As he requested a pardon Wednesday, Meade told DeSantis, Patronis and the other members of the state Board of Executive Clemency, Attorney General Ashley Moody and Agriculture Commissioner Nikki Fried, that he has “emerged from a very dark place” to become “a beacon of hope and inspiration to so many people.”
“Not only in this great state of Florida, but across the country, just showing that we can overcome obstacles, that we can overcome the mistakes that we’ve made and do something great and become an asset to our community, to our state, to our country, to the world,” he said.
But the stain still lingers from his years-long cocaine addiction, which led to crime, domestic violence against his late brother and a three-decade-old court martial that landed him in the brig and resulted in a dishonorable discharge from the military.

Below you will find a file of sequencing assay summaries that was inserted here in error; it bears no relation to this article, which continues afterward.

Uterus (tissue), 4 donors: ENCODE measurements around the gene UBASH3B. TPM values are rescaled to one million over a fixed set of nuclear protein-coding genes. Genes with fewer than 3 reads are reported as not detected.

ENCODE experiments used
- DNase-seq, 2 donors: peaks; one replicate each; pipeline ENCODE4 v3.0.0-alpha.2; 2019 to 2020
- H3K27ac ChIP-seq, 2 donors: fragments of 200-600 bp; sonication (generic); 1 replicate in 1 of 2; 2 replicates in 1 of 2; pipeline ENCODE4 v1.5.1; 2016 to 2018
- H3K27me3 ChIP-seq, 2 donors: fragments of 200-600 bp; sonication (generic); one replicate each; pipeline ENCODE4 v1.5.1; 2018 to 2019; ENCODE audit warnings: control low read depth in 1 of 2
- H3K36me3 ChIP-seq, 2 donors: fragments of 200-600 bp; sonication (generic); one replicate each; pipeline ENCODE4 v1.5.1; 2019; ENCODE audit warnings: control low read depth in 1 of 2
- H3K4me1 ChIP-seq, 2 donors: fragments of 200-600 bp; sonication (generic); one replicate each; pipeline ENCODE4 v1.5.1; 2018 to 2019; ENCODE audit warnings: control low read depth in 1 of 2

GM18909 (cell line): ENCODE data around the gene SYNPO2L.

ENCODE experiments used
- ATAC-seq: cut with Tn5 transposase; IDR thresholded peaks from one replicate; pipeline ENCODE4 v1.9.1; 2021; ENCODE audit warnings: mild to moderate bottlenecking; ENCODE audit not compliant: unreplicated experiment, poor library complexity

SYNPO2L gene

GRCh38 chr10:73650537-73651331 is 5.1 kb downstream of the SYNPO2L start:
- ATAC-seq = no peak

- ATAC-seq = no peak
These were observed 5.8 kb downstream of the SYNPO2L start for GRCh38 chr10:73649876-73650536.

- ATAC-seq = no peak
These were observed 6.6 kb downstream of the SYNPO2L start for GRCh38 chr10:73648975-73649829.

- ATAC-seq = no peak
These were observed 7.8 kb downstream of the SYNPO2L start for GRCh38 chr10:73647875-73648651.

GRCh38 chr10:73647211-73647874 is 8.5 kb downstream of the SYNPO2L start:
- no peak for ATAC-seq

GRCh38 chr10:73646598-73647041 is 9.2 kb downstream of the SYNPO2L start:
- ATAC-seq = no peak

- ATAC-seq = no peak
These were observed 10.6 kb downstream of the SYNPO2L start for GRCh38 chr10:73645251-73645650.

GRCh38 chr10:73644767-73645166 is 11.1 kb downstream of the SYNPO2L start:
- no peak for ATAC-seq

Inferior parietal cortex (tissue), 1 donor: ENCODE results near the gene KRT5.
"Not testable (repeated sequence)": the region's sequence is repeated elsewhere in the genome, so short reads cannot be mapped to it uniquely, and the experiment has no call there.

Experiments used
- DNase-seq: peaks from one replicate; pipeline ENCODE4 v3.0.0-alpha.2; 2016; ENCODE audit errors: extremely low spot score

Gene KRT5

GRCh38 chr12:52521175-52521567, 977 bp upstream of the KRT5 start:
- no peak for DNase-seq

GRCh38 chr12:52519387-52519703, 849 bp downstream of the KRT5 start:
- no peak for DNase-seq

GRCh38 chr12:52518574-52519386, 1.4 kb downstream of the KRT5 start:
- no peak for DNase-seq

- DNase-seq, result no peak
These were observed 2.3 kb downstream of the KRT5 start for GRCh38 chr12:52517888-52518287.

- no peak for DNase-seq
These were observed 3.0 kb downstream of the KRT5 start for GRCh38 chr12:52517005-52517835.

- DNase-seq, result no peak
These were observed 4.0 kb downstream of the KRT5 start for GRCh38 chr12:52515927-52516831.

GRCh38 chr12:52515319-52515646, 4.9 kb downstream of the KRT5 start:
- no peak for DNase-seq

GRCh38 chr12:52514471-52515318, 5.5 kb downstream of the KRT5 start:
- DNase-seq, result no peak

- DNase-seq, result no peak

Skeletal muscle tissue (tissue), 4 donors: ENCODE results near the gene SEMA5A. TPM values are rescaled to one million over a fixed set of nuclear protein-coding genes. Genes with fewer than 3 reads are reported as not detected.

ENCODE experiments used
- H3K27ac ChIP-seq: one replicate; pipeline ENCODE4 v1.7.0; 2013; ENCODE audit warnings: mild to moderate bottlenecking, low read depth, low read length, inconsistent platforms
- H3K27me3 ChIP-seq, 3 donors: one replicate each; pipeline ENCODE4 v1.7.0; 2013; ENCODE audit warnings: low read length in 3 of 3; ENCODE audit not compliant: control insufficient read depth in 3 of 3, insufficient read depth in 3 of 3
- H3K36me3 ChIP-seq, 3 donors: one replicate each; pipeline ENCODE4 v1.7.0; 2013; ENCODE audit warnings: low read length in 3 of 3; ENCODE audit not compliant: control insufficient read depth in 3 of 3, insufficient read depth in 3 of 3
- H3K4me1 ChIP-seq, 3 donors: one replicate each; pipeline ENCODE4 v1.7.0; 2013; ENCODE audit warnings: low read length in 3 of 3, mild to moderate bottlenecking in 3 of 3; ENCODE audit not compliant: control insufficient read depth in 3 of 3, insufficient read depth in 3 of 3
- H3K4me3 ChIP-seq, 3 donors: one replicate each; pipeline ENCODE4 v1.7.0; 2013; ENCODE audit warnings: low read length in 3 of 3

DeSantis and Patronis blocked Meade’s request for a pardon, with DeSantis saying the panel should take the issue “under advisement” until it can gather more information. Fried supported granting the pardon, while Moody recused herself.
Meade, who graduated from Florida International University law school, said he wants a pardon so he can practice law.
“If a person with my record would have to wait, what does that say for everyone else?” Meade, who has been able to register to vote thanks to the constitutional amendment, told reporters later. “So my resolve is strengthened.”
COME ONE, COME ALL
DeSantis lifted state COVID-19 business restrictions Friday, including limits on the numbers of people who can dine in restaurants, while also prohibiting local governments from closing restaurants and collecting fines from people who don’t wear face masks in public.